According to the most reliable interpretations, the name of the mountain Amiata is to be linked to Tinia, the Lord of the Etruscan Pantheon. Indeed, L’Amiata has always been the “enchanted mountain”, a mystic place par excellence, dear to the gods, a kind of Tuscan Olympus.
A land not only of mystics, prophets and preachers but also of Popes and Emperors, the Amiata was, since Roman times, an almost inescapable passage for travelers going to Rome. During the Middle Ages, the main route to the City of the Popes was the Via Francigena, called also Romea or Francesca or di Roma.
The stretch of the “Francigena route laid at the foot of the Amiata was characterized by a flourishing social and economic life; two royal abbeys were guarding the borders of the Church State: San Salvatore and Sant’Antimo. This place saw the journeys of famous historical personalities: Otho I (962), the countess Matilde (1079), Frederick I Barbarossa (1155), Otho IV (1210), Charles II of Anjou (1289), Heinrich (Arrigo) VII, the emperor, dear to Dante’s heart, who died in 1313 in Buonconvento, and Pope Pio II Piccolomini, who left a celebrated record of his trip through the Amiata.
The fame of places like the thermal baths of Bagni Vignoni and San Filippo, of villages like Castiglione d’Orcia, Campiglia d’Orcia and Radicofani (quoted by Boccaccio in a novella about Ghino di Tacco ) proves the antiquity and relevance of the Via Francigena. Not to mention the saints and mystics who certainly knew very well these places and the Romea road, like saint Francis, saint Catherin of Siena and saint Bernardino of Siena. All three certainly happened to cover also the secondary paths connecting villages and castles further away from the main road.
One of these paths was the so-called Vi’Siena, a kind of link road of the Francigena with an independent route from Buonconvento onwards. This road, which gave rise in turn to several detours, became well known among pilgrims, with an animation and a fame as widespread as the Francigena’s ones.
These elements – a stretch of the Francigena, some saints on it, the mystical aura of the Amiata – are all wonderfully summarized in a painting by Stefano di Giovanni, called Sassetta (1392-1450), certainly the leading painter of Siena in the first half of the 15th century. Sassetta represents “The Mystical Wedding between saint Francis and Poverty” (Musée Condé, Chantilly), situating this legendary encounter in the landscape of the Amiata, where fortresses, castles, roads, rivers, mountains, ancient walls are perfectly recognizable.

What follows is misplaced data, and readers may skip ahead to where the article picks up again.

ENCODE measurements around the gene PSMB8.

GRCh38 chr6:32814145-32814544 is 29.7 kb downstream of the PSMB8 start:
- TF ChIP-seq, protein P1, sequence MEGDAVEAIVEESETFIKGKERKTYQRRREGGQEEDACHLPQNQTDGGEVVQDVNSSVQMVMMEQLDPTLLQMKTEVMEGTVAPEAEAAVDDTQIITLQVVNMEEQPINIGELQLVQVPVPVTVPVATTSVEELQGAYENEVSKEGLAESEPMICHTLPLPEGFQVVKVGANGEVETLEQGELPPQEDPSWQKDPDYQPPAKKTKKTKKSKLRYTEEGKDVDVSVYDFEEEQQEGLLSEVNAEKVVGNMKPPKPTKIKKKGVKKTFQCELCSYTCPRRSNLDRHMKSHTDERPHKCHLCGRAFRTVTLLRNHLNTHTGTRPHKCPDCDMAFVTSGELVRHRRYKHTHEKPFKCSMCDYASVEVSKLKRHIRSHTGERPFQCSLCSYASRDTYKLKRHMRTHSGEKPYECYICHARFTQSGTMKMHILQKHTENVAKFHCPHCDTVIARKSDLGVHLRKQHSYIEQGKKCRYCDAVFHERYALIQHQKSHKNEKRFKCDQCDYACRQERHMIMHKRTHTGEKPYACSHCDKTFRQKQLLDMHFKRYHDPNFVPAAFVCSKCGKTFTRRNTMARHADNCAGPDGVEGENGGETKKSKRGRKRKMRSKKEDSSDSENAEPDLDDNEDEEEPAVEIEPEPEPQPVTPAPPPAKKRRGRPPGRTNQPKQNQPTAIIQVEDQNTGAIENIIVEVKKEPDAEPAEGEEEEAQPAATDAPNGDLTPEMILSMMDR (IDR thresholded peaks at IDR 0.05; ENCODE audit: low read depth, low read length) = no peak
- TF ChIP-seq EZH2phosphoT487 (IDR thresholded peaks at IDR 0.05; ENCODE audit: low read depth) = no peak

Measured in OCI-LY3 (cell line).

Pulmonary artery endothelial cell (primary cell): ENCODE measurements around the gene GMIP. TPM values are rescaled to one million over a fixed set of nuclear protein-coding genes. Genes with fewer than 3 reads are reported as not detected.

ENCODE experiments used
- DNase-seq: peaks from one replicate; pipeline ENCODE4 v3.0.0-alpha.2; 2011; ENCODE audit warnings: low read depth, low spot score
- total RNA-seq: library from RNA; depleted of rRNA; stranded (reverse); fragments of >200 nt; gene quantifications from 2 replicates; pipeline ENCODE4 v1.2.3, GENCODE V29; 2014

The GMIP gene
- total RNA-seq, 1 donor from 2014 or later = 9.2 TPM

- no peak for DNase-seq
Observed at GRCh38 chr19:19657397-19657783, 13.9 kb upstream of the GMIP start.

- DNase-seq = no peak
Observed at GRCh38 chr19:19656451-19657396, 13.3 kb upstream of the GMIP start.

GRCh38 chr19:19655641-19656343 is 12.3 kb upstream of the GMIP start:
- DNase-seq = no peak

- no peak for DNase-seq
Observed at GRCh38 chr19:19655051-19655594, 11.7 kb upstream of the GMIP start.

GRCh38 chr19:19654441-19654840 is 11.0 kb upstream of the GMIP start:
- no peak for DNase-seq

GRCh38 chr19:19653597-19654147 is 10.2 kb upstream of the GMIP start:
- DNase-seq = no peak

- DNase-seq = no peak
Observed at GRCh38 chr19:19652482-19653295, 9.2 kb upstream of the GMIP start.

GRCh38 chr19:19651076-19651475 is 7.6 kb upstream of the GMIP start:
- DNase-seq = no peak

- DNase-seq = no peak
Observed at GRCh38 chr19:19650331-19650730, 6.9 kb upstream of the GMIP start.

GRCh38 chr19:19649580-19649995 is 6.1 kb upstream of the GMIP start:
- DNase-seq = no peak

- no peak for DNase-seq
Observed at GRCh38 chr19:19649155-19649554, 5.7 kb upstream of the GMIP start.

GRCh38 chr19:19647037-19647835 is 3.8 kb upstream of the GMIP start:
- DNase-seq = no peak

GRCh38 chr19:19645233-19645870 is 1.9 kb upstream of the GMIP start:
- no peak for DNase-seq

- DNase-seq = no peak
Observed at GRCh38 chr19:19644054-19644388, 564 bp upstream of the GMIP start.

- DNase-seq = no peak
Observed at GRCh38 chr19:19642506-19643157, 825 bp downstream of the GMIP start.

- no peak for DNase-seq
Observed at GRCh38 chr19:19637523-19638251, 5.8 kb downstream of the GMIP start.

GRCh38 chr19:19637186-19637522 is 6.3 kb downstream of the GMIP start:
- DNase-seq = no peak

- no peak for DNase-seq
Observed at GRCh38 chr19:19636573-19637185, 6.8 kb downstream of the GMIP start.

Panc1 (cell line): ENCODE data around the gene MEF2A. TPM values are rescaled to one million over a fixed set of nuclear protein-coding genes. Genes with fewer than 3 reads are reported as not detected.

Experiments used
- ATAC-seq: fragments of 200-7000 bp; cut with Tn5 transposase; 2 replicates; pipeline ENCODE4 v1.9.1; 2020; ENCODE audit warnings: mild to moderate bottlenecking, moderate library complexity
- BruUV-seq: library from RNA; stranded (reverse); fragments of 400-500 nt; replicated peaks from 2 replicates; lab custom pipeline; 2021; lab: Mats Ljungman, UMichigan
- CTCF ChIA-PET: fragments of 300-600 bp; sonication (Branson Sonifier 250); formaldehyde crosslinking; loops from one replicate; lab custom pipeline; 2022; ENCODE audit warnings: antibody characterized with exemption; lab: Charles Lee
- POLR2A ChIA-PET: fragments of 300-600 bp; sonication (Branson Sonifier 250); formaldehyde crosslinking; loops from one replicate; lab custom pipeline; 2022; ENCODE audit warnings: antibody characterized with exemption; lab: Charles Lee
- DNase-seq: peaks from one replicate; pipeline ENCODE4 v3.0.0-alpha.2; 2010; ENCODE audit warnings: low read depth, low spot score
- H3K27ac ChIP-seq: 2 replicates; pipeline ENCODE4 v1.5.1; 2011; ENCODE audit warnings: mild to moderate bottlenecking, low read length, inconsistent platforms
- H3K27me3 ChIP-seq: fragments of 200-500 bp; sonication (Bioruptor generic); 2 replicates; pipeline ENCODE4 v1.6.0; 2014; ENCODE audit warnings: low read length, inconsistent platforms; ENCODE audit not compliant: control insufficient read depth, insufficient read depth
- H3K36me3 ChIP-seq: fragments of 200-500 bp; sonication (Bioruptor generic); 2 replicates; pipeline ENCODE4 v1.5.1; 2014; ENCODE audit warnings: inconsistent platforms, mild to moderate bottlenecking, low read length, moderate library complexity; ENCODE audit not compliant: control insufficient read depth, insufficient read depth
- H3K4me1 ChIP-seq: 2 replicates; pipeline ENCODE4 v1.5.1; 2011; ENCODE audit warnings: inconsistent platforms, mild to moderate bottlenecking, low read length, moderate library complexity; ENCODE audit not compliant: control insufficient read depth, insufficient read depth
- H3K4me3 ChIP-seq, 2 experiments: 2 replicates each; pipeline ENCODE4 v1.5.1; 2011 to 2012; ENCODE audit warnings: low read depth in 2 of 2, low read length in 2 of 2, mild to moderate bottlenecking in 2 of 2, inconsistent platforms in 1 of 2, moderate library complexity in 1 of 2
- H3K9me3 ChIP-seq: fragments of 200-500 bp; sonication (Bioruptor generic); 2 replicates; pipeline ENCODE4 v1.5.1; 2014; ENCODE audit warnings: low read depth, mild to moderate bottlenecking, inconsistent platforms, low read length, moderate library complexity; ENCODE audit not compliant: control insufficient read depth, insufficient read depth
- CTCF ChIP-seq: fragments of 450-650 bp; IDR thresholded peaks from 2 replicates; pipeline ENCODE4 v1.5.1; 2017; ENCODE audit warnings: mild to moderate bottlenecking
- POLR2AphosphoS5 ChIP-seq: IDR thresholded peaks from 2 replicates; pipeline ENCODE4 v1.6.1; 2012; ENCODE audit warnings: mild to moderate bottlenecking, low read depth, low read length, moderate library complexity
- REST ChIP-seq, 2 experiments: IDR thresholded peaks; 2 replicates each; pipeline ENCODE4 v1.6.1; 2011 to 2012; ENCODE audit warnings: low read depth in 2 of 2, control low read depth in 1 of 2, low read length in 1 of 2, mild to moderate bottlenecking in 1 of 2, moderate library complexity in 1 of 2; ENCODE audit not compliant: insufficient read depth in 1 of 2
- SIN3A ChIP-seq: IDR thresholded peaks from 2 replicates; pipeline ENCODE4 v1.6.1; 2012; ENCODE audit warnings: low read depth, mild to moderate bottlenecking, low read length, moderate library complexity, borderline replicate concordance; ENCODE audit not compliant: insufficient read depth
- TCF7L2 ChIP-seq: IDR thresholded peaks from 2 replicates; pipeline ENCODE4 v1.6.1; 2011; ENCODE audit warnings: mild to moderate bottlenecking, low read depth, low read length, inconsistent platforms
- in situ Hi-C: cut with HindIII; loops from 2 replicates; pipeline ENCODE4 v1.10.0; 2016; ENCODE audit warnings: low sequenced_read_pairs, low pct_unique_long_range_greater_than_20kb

The painting narrates the trip which saint Francis made with a physician-friar in 1226 from Rieti to Siena for the treatment of his glaucoma. Three maidens appeared to the saint in the neighborhood of San Quirico d’Orcia, at the foot of the Amiata: each of them wore a garment of a different color: white (Purity), Red (Obedience), gray (Poverty). The saint put the ring on the finger of the last one and then the three girls flew away, revealing their angelical nature.
In the scene, from the left in the foreground, you can see the city gate of San Quirico d’Orcia, in the middle, through the Val d’Orcia, the Via Francigena, which splits in two directions: one, outlined in white on a small hill, heads to Campiglia, the other heads to Radicofani, the village which stands out on the left profile of the mountain. Behind the three young girls you can recognize the walls of Bagni Vignone, and, further back, Castiglione d’Orcia and Rocca a Tentennano, which was visited also by saint Catherine of Siena. Looking from the left at the winding profile of the mountain, you can recognize Poggio Zoccolino, the Vetta (i.e. the Peak) and then, lower on the right, Montagnola and Poggio Pinzi.
Based on the book “Le vie della fede – Percorsi Francescani sull’Amiata” – Effigi Editions